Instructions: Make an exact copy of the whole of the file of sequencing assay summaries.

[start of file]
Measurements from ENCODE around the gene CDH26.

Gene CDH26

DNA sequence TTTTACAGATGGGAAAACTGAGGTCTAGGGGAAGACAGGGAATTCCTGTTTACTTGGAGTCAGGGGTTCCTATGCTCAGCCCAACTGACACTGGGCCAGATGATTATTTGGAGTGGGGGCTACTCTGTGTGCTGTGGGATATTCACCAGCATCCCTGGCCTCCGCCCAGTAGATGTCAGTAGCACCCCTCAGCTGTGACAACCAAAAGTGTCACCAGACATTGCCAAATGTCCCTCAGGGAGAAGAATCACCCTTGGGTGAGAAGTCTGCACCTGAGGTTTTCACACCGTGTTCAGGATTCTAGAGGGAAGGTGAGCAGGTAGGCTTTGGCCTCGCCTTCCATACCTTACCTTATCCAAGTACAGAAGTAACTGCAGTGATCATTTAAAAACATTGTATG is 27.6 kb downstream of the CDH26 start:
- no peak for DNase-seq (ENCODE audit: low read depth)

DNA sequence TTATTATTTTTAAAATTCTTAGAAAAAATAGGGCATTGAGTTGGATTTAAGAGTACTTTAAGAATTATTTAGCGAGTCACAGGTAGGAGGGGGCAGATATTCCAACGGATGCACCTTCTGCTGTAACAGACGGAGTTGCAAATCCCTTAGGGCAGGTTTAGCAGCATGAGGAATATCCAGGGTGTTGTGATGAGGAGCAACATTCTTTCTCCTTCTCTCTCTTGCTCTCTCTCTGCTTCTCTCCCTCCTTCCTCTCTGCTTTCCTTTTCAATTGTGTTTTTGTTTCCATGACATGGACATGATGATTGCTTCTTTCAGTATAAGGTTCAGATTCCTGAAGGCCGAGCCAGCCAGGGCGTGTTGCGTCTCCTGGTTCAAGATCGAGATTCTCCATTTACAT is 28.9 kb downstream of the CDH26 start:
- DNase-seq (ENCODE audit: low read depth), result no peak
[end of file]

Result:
Measurements from ENCODE around the gene CDH26.

Gene CDH26

DNA sequence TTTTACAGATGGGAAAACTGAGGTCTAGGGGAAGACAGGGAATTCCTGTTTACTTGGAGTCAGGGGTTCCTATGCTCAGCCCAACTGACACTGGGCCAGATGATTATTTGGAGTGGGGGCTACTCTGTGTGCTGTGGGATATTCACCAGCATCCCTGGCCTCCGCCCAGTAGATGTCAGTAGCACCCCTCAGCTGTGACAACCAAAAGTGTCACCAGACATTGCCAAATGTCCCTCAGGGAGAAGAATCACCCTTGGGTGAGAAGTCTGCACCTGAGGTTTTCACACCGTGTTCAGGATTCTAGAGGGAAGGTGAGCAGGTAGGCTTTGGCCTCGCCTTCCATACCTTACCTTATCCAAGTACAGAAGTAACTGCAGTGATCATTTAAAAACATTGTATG is 27.6 kb downstream of the CDH26 start:
- no peak for DNase-seq (ENCODE audit: low read depth)

DNA sequence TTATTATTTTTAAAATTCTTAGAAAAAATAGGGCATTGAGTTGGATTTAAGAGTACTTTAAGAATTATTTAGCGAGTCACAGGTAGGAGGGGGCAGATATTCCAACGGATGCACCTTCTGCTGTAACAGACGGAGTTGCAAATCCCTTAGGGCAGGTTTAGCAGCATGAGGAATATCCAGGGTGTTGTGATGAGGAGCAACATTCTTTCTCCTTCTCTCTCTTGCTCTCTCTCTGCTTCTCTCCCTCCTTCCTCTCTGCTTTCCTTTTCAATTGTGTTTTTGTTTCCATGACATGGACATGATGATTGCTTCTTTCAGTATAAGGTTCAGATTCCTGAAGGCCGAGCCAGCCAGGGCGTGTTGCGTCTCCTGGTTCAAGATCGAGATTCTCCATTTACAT is 28.9 kb downstream of the CDH26 start:
- DNase-seq (ENCODE audit: low read depth), result no peak